Networking Basics: What is a Proxy Server
The quick definition: A proxy server is a server that acts as an intermediary for requests from clients seeking resources from other servers. Today, most proxies are web proxies that facilitate access to content on the internet, while providing anonymity.
What is a Proxy Server and What are The Benefits?
Think of a proxy server as a middleman between your private network and the public internet, protecting your internal IP addresses and making your network more secure. These servers also can help you log network activity, and in some cases improve network performance.
Obscuring IP Addresses With a Proxy Server
Exposing your network to the public leaves it insecure and exposes your IP addresses. With an IP address, an attacker can probe the services running on your computer. One way to shield your private IP from attackers is through a proxy server service.
In the image above, the proxy server is in the middle. On the left side is a private network with IP addresses that will not route to the public internet. On the right is the internet.
When you install a proxy server, the private IP addresses from the left side contact the proxy server and tell it what site on the internet the user wants to access. The proxy server then forwards the request to the Internet.
When the proxy server downloads a website, it forwards the content to the requesting IP address (i.e. your computer or device). During this process, the private IP address is never exposed. The proxy server shows a public-facing IP address to the internet server, which in this example is 220.127.116.11,
Blocking Malicious Traffic with a Proxy Server
In our example, traffic freely flows from the private IP address range to the public internet. Proxy servers also block malicious traffic. In other words, traffic does not freely flow from right to left or from the public internet to your internal network. This stops malicious traffic from attacking your internal network.
Many proxy servers also have access controls that you can use to block malicious sites. When an internal network is successfully hacked, often it's because someone opened a malicious site and either downloaded malware or fell victim to a phishing scam.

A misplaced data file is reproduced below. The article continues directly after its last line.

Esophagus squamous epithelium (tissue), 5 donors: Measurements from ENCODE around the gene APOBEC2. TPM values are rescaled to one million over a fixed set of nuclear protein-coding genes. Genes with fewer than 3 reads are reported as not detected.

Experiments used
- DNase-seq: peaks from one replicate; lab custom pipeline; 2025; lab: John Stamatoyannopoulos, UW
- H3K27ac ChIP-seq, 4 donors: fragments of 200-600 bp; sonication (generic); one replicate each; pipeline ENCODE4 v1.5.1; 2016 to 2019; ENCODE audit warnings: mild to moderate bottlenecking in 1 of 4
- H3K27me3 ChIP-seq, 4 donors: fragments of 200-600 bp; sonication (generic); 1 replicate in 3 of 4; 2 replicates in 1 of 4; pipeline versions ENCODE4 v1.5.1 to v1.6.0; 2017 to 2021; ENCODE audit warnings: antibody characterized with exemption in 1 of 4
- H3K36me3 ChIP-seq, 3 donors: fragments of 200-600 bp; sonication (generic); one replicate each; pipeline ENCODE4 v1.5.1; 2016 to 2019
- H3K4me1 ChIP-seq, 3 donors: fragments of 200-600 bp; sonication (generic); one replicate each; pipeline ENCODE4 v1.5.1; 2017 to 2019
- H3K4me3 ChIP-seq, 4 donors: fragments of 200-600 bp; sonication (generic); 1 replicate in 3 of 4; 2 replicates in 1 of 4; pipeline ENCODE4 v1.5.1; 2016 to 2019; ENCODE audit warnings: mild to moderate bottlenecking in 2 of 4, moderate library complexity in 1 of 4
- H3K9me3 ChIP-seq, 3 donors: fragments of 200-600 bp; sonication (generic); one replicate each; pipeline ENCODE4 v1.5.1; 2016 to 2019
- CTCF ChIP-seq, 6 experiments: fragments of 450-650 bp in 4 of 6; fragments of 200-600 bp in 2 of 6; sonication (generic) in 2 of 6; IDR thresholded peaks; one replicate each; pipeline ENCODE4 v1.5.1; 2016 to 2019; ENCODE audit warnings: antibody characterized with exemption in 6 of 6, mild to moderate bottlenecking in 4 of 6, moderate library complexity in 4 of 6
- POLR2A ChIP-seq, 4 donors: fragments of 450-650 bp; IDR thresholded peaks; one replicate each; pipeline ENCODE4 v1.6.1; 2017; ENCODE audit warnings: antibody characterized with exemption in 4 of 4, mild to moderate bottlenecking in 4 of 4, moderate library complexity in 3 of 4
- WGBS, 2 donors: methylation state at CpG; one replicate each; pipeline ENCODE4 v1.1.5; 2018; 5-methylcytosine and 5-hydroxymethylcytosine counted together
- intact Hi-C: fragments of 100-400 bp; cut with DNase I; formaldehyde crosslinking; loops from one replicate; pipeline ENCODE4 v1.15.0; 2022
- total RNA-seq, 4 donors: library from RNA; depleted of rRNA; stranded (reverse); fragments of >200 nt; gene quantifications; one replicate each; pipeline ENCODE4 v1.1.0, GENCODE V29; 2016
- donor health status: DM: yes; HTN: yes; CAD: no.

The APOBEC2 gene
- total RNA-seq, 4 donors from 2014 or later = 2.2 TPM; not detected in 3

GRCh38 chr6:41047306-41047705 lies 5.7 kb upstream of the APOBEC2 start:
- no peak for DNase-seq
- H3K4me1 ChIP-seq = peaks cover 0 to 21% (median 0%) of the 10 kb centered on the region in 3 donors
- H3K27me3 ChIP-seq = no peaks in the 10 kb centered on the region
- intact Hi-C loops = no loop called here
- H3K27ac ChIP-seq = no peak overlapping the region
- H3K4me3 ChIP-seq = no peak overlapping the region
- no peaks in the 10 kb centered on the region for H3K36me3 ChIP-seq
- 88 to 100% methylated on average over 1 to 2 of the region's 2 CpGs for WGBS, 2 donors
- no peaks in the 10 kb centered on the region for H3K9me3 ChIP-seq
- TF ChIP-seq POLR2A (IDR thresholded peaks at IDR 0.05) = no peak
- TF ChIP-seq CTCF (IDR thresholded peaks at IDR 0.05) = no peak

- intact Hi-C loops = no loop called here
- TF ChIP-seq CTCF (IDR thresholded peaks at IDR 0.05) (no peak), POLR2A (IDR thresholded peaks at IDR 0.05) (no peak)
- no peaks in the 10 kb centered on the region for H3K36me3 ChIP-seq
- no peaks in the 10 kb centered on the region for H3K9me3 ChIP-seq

A proxy server can help eliminate these problems by blocking any outgoing traffic from accessing malicious sites. The proxy server can look at the site address or IP address and say, "Nope, that's a bad site."
Using a Proxy Server to Monitor Internet Activity
Another security advantage is a proxy server's ability to log activity. Let's say you have a user who continually tries to access a malicious site. They might not even know their computer is attempting to access it, because the user's computer could have malware installed. With a proxy server, you can get logs and alerts when a specific IP continues to access malicious sites.
You can also review commonly accessed sites and either block them accordingly or whitelist the site to allow access. These logs also serve as a forensic tool, should you need to review internet activity after a successful breach on the network. Keep in mind, though, proxy servers should only be one piece of your security infrastructure.
Proxy caching is function of proxy servers during which a retrieved web page is cached on the proxy server's hard drive. This allows the cached content of that web page to be quickly available to clients behind the proxy the next time it's requested. Proxy caching can improve network performance because it eases bandwidth requirements and reduces delays.
Do You Need a Proxy Server?
A small home office probably doesn't need security and activity logging. But an enterprise network can take advantage of a proxy server's additional resources especially for its added security.
The ability to block malicious sites alone is worth investing in proxy servers. It only takes one successful data breach to ruin your organization's reputation. A proxy server can be an integral part of your network's security.
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